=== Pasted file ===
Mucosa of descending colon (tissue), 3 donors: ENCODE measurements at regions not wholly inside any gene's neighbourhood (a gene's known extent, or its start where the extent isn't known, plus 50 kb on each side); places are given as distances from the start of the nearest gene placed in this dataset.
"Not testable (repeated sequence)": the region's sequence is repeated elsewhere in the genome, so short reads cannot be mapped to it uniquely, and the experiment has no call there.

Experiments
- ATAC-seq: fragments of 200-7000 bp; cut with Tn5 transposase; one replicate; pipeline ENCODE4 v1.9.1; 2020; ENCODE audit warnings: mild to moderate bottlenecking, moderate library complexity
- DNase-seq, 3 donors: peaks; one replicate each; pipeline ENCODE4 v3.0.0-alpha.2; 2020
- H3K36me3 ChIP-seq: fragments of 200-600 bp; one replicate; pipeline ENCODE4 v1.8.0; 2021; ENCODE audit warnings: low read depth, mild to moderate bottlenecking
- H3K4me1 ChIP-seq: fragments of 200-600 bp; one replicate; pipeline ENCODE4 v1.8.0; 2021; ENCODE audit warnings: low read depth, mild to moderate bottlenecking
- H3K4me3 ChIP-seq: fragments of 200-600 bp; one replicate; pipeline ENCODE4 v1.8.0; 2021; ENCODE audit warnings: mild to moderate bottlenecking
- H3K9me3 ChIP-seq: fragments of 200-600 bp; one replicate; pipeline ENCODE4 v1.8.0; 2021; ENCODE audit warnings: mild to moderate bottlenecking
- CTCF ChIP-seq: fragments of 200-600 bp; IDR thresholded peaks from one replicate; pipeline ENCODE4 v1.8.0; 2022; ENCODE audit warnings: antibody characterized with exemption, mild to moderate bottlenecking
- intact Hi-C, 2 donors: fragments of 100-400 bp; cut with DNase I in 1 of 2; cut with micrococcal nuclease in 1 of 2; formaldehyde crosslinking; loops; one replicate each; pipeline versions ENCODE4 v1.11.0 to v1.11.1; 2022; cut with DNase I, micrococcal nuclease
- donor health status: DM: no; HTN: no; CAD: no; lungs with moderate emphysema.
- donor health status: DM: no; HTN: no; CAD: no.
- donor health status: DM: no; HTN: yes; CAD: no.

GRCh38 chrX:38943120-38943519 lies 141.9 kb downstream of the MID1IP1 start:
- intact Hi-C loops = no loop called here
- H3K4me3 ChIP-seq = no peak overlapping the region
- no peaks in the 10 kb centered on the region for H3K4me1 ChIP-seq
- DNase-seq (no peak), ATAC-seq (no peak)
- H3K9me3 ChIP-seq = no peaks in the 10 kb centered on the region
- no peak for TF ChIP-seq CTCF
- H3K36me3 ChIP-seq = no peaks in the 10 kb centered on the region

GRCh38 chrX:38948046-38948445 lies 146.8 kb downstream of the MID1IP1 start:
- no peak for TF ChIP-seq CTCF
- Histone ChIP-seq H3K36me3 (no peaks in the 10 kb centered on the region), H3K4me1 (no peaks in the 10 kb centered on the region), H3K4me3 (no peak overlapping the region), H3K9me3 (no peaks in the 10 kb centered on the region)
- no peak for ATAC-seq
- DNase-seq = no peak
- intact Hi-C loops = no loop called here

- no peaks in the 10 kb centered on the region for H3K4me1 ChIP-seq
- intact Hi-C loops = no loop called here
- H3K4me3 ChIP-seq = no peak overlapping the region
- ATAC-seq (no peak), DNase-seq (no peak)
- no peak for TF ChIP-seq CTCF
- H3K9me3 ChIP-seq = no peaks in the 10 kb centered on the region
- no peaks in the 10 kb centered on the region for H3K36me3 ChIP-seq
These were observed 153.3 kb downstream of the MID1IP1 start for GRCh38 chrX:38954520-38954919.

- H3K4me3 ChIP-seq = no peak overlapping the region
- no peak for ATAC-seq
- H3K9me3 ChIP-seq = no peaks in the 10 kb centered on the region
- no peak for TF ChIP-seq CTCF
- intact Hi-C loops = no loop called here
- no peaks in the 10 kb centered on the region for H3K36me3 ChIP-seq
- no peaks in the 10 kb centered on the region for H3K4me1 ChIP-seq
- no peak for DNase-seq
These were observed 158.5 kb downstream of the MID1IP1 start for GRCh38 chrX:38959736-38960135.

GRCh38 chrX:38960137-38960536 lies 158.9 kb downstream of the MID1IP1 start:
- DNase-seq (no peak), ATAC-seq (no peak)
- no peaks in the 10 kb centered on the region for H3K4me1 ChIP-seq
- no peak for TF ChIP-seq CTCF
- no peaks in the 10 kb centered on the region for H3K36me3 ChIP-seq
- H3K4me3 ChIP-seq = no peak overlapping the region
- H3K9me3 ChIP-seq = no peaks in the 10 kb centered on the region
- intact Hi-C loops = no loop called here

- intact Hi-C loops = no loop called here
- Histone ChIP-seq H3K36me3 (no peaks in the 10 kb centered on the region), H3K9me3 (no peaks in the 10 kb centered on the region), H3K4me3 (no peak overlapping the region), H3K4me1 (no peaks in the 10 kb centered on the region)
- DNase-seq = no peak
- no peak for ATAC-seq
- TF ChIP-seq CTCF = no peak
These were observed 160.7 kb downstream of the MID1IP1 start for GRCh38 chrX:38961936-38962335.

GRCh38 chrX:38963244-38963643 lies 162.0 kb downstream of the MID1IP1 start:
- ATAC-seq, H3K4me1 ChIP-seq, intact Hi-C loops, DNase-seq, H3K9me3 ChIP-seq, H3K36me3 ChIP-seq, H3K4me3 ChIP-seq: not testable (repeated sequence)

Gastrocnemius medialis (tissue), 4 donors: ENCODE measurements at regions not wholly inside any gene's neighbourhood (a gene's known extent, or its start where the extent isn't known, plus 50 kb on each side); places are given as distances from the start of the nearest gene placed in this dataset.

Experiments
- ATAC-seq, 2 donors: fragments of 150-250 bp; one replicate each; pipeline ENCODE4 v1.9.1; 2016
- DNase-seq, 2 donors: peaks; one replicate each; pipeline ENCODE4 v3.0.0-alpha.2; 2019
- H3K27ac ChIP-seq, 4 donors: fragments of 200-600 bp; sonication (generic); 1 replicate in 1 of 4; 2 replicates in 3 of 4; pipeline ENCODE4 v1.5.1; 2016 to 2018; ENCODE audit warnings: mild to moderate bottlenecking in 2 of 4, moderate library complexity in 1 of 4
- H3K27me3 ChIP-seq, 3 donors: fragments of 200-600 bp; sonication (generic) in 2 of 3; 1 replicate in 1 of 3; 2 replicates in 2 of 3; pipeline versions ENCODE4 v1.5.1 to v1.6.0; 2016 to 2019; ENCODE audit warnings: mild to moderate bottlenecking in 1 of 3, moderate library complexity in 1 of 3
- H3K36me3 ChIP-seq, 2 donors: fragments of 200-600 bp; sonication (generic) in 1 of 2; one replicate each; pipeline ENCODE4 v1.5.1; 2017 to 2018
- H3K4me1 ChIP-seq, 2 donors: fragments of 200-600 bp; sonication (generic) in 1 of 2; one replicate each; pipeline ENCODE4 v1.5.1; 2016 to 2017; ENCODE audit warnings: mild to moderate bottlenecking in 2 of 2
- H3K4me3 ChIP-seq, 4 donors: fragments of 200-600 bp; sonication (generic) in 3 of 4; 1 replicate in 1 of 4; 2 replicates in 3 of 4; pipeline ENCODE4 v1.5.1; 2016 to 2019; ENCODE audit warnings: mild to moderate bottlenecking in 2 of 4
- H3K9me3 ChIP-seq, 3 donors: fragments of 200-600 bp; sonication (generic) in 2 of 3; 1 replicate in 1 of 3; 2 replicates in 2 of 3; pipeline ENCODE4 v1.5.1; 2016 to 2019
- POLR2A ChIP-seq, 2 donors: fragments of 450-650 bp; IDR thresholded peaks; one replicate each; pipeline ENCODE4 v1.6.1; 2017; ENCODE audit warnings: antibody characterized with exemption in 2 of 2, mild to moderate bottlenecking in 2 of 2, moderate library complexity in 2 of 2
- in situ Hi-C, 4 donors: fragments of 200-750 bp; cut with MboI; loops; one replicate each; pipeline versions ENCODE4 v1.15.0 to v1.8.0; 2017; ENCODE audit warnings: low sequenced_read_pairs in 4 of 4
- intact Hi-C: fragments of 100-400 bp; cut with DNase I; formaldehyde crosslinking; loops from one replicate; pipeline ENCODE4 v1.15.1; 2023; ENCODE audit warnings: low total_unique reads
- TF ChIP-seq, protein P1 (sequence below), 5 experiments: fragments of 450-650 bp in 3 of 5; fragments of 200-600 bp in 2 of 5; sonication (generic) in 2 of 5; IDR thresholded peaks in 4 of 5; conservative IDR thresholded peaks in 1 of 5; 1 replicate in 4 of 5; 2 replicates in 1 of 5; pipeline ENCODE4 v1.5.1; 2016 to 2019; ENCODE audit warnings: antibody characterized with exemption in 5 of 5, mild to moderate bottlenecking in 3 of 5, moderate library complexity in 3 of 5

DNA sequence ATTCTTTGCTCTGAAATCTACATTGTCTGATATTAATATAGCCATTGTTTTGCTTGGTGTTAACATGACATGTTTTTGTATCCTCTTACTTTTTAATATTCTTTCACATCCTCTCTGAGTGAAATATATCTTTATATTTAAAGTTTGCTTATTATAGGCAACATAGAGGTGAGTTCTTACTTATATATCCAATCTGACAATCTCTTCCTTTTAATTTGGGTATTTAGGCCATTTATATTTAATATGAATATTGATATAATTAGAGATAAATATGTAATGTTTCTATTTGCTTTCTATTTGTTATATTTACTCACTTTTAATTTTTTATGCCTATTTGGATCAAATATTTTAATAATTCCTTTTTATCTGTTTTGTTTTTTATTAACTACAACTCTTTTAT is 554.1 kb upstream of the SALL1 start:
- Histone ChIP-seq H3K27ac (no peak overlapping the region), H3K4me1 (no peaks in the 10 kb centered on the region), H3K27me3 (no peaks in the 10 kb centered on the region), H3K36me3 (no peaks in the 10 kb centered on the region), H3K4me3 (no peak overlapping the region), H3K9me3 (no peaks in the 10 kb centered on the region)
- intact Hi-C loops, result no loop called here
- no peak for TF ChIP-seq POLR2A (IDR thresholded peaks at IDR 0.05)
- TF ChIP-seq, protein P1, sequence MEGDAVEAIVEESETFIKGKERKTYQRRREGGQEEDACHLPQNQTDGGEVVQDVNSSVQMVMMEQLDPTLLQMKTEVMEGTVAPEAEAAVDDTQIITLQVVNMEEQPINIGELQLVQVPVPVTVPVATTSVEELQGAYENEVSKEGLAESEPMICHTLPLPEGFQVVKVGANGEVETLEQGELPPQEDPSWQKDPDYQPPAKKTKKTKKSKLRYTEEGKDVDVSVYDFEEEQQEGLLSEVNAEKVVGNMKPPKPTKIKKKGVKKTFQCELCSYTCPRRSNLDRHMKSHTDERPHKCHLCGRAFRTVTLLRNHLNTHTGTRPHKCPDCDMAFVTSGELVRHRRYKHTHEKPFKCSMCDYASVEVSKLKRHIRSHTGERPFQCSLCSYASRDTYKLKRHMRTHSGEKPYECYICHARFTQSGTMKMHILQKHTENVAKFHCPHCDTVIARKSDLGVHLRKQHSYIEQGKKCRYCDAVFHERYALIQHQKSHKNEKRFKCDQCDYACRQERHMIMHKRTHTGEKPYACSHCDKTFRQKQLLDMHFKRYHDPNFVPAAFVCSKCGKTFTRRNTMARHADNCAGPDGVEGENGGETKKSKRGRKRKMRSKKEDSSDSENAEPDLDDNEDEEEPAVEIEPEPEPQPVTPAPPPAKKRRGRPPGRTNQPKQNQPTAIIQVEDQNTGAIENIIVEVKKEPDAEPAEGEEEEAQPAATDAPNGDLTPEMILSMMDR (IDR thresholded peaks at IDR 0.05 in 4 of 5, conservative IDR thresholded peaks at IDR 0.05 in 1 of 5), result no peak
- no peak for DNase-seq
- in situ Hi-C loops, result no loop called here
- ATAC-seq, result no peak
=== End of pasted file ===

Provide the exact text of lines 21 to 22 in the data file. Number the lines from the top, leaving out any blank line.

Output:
- no peak for TF ChIP-seq CTCF
- H3K36me3 ChIP-seq = no peaks in the 10 kb centered on the region